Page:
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First, the Benesse House Museum comprises a dramatic cylindrical volume with further galleries radiating outward, and installations that overflow from the museum and down the hillside to the rocky peninsula below.
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The boundaries between guesthouses, galleries and open parkland are continuously blurred across Naoshima, with the whole island acting as a huge, incredibly scenic exhibition hall — all as a result of the incredibly close relationship between the artists, the architect and the Benesse Corporation itself.
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Another unusually close collaboration led to the creation of the second gallery along the southern coast, where Ando worked with Korean über-minimalist Lee Ufan to create a museum in the artist’s name. The two men have similar philosophies in their respective fields — ‘less is more’ could only be described as a massive understatement here — and an alleged argument about the color of a wall within one of the gallery spaces sums up the overriding aesthetic rather well. Ando wanted the wall left gray, while Ufan demanded that it should be painted … pure white, naturally.
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Finally, the coastal route arrives at Ando’s pièce de résistance — The Chichu Art Museum is Naoshima’s crowning highlight, an enormous, sunken sculpture of a building that defies a host of architectural conventions to provide the perfect environment for displaying the works of three extraordinary artists. Ando set himself a seemingly impossible task during the concept stage of the museum’s design: The architect insisted that the entire building should be buried within the hillside, but that every piece of art would be lit by natural light sources.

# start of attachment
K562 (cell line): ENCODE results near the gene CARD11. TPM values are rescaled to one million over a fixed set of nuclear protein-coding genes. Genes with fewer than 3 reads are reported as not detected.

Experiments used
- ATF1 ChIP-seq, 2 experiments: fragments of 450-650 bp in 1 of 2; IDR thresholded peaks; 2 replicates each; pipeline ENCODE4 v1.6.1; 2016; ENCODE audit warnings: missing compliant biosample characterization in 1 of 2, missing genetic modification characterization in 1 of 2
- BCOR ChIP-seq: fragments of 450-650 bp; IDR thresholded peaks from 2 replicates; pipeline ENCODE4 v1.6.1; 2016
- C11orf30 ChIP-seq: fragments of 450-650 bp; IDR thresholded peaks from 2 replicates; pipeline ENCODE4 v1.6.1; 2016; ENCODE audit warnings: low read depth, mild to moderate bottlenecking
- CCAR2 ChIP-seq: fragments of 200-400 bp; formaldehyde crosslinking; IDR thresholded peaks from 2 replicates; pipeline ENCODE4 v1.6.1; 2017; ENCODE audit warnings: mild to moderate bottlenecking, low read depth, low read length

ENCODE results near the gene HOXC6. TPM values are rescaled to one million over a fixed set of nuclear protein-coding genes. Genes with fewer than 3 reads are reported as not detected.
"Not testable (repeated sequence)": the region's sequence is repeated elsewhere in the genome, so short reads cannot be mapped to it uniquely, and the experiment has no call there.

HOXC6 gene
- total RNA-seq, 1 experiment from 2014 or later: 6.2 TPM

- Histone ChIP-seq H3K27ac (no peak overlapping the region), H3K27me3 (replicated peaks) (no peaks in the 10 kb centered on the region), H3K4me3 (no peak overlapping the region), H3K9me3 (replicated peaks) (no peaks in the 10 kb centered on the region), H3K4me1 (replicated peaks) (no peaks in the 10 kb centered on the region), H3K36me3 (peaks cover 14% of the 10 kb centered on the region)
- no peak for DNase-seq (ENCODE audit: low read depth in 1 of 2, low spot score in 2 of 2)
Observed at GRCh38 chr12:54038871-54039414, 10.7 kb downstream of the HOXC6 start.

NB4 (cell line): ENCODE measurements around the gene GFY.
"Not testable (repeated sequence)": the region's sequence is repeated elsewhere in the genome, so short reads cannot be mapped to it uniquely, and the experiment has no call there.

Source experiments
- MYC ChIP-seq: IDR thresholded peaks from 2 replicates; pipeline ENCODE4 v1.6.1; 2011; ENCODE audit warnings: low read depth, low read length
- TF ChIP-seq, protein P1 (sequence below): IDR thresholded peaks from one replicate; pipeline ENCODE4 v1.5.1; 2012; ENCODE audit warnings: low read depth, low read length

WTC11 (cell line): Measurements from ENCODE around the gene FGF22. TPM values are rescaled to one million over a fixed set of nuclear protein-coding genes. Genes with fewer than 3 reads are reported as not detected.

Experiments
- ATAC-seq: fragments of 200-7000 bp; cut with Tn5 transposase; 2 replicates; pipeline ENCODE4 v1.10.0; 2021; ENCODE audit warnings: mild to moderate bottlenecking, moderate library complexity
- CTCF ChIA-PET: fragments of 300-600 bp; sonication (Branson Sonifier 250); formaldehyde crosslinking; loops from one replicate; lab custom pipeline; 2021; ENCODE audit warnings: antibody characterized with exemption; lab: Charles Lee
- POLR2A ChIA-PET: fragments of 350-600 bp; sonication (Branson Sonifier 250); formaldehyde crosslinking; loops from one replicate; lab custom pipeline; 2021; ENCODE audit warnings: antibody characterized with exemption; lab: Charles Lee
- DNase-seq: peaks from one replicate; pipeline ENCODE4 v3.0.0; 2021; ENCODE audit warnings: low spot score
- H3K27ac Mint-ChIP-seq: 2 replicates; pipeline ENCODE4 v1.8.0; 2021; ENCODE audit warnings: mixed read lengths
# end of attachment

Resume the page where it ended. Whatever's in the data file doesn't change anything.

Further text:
Image via Blogspot
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The resulting gallery comprises a series of chambers lit by meticulously positioned roof lights, with a series of beautifully simple, geometric courtyards carved in between. Each space was designed with specific artworks in mind, and it shows: Thousands of tiny, pearlescent tiles cover the floor of the Monet Room, creating a hallowed atmosphere fitting of the French Impressionist’s masterpieces, whilst a soaring, cathedral-like cavern contains Walter De Maria’s eerie granite sphere and gold-leafed timber mahogany forms.
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Finally, James Turrell’s Open Field and Open Sky — architectural installations that frame voids as artworks in their own right — are an exhibition of both artist and architect’s simple mastery of light and shade.
Wandering back along the waterfront to SANAA’s Marine Station, one would be forgiven for wondering if the whole experience was some kind of wonderful architectural dream, but no: Naoshima is a very real mecca for fans of Tadao Ando’s brand of modernism. Heaven on earth? Maybe, just maybe.
The Angry Architect